Cait isn’t my favorite character. I had issues with her. I,too, like Mae.

  6. Nona J. · · Reply

    1. I think this goes both ways. Cait is as much as a threat to Keith as Keith is to Cait.
    Keith teaches a 20th Century Black Experience Seminar which has numerous subject matters, but out of all the subject matters that Villarosa could have chosen to highlight, she chose “The Conspiracy to Destroy Black Boys” (there is a book called “Countering the Conspiracy to Destroy Black Males” by Jawanza Kunjufu , which is a guide in protecting and ensuring that African American boys don’t lose their identity) to be the assigned reading. I think Villarosa tried to give some kind of indication of Keith’s ideology. I think they have a tug of war history already. When Cait walked in his class wearing a Foxy Brown shirt, (I immediately thought – 60’s Sexplotation films), and Keith being so Pro black, I can see why he would comment on it. (Imo -childish/unprofessional)

    Cait is a threat in her appearance and her being a lesbian, and the moment she used Angela to set him off, I can understand why he became so defensive. Angela gave Keith assurance of his body language by squeezing herself closer to Keith. Cait is a clear indication that males aren’t the only dynamic in a relationship a woman.

    Cait is the organizer of the Women’s Conference, which only allows women born only into the conference, regardless if they are M to F. This gave me an indication males pose a threat to her.

    Sorry, I could be reading too much into it. : )

    2. I think so, even more since Obama won the election and Prop 8 passed. Also, I agree with Benny that the LGBT community is more accepted now.

    3. I think Angela is weak at this moment. I think along with the continuous pressure everyone is putting on her to get married, she is also going through an identity crisis.

    4. I was trying to figure out the same thing. I do agree with Lunakiss’s answer to the question.

    1. So while there was initial attraction between Angela and Cait in the hallway, do you think the fact that Angela was Keith’s fiance made Cait more brazen in her flirting? Because I find it to be kinda disrespectful to so openly ogle a woman in the presence of her significant other.

      1. Nona J. · ·

        I agree. I think it’s very disrespectful to ogle a person in front of their significant other. In Angela and Cait’s hallway meeting, Angela’s involvement with Keith was unbeknownst to Cait, so Cait’s flirtation was innocent. The second meeting after the heated debate with Keith, believe she intentionally flirted with Angela, to try to one up Keith.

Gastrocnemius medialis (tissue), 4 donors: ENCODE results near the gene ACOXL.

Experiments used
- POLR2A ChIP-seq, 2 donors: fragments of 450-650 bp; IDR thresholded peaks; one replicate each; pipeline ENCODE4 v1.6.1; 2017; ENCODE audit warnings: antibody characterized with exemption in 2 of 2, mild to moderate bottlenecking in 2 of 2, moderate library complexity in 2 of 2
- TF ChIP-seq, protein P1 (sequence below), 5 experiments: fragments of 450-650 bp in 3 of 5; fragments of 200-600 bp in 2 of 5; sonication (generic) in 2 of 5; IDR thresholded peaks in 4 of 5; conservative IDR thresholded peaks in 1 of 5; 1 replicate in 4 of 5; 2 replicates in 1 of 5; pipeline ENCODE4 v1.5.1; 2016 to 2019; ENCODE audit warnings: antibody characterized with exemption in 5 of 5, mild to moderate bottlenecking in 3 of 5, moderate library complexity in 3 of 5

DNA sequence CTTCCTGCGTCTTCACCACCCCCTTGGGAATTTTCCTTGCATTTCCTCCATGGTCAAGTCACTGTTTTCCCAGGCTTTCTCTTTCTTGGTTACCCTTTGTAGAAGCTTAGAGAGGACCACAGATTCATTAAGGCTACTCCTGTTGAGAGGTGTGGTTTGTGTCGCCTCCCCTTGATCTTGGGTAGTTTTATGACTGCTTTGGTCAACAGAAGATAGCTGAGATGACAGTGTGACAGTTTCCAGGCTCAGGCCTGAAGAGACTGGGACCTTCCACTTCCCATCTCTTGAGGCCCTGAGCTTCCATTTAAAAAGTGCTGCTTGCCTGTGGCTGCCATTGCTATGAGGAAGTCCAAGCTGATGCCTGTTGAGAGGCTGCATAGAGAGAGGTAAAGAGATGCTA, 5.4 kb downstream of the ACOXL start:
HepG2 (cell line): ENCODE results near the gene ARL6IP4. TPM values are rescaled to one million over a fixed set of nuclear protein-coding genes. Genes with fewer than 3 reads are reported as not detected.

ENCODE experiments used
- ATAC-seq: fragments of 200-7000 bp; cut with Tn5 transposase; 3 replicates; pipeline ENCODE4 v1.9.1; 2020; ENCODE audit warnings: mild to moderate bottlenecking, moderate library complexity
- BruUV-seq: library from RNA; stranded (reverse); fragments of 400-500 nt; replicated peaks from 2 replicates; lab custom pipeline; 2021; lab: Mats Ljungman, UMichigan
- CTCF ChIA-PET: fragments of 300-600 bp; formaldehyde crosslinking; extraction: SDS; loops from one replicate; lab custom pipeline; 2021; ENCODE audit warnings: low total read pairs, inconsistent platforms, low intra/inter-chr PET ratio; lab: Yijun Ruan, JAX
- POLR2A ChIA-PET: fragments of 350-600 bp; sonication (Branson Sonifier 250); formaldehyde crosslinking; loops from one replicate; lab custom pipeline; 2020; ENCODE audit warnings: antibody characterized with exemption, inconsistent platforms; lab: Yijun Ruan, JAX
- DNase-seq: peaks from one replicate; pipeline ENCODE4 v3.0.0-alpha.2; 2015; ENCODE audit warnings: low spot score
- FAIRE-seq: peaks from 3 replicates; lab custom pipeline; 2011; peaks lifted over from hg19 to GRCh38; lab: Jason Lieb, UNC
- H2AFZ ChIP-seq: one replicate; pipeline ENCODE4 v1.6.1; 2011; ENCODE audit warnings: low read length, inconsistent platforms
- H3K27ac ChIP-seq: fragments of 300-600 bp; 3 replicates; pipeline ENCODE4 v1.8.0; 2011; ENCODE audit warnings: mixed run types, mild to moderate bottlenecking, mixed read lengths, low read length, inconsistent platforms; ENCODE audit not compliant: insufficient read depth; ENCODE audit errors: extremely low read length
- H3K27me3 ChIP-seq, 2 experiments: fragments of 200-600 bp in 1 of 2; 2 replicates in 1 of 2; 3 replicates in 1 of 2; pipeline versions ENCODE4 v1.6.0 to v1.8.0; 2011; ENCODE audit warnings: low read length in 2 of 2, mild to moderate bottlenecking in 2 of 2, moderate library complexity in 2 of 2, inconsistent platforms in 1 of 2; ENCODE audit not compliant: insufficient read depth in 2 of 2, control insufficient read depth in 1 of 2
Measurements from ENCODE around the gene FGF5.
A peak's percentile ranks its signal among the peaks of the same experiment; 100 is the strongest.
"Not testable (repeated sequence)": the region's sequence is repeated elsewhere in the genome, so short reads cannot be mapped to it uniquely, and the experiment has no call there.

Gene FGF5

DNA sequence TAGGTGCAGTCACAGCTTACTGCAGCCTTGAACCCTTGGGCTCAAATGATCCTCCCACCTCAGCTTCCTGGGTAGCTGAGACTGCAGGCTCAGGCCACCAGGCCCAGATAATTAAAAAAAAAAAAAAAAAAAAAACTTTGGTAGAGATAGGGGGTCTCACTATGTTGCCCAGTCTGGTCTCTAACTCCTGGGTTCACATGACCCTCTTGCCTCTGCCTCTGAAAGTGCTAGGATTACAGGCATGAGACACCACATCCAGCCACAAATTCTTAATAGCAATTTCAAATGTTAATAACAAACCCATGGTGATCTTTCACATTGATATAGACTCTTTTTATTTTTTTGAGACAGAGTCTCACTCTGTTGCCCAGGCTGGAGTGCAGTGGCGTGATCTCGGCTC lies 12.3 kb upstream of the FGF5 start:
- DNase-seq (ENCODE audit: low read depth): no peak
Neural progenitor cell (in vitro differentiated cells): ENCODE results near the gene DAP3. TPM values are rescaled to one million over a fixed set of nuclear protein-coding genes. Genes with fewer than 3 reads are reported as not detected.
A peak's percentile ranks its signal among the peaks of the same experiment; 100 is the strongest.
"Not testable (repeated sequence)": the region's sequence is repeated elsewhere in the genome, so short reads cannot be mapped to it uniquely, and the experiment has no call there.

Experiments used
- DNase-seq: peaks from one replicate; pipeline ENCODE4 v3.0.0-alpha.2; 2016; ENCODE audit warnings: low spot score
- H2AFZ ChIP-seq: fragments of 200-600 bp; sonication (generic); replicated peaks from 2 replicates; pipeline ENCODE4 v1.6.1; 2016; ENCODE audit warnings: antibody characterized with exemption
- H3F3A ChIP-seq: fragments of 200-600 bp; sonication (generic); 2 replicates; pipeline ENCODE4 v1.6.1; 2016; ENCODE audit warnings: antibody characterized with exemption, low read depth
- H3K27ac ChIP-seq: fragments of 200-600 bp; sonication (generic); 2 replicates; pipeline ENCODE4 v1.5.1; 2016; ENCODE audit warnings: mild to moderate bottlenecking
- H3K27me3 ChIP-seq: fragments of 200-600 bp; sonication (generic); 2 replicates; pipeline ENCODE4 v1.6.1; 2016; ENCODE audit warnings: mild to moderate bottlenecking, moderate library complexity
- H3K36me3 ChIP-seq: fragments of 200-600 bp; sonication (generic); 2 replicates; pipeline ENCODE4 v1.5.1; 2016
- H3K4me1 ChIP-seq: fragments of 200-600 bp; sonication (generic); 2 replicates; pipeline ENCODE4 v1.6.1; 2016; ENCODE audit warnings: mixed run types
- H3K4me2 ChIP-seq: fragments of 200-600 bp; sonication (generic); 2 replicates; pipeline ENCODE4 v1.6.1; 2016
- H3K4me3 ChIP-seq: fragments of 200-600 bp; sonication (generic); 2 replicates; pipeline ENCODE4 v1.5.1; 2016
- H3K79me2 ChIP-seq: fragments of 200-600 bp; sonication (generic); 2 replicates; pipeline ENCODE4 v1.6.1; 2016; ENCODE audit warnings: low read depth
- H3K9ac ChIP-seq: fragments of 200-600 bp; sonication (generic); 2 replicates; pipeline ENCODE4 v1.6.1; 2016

7. prof susurro · · Reply

    1. I put the bk down after reading this conflict b/c of the way it completely flattened out conflicts between ES and WS (departments I happen to teach in) & seemed to completely exempt Cait for her potential race issues (Foxy Brown is not just sexploitation, she is a black woman whose character plays into certain white female expectations and fantasies about blackness, black female sexuality, etc.) and her transphobia (remember that she is just as upset as Keith expected her to be when he said he was voting to add transgender to women’s studies). At the same time, Keith is entirely vilified, from his choice of teaching material (Thanks for the heads up on that Nona) to his homophobia to his misogynist possessiveness of Angela. He is a walking stereotype of ES which while based in some truth has been used to undermine ES in academe and mask certain white women’s racism when they complain about ES; Cait too has stereotypical aspects, the t-shirt, the obsession w/a sex conference, hitting on potential students in the hallway, criticisms that are eqaully used to undermine WS in academe and mask homophobia, and anti-lesbian sentiment, from straight professors. The difference again, is that the narrator gives Cait a pass. Note, instead of an equally offensive rejoinder when Keith goes off, Cait simply looks down her nose and makes a pass at his fiance. (and again while Keith is depicted as possessive tho reassuring b/c of Angela’s internalized homophobia, Cait is exempted from using the female body to score pts against her male nemesis and instead described as sexy and exciting in this moment; it’s good to see others pick up on that here.)
    2. I also found this rant poorly executed and once again playing into mainstream depictions of the black community that I think are really dangerous in a world where many GLBTQI advocates feel at ease saying “black people are more homophobic than white people.” While many who make the “civil rights aren’t gay rights” argument really are homophobes, many others are actually calling for a specificity model. They argue that racism and homophobia are specific experiences of oppression that need to be fleshed out separately in order to unmask the nuances of each and then seen as part of a larger picture of oppression in which both groups are being held down to benefit a single power structure. Specificity then honors those who have suffered and the lesson we have learned from them, it ensures that we have sharp analytical tools for addressing oppression, that we do not play oppression olympics b/c we see it as equal rather than worse, etc. And many ppl who speak out against the appropriation of racism for other causes do so b/c it plays into “black people had it bad once but now it’s us who suffer.” As Audre Lorde said about race and sexuality when talking about white and black women, “We must first recognize our uniqueness and then celebrate our sameness.”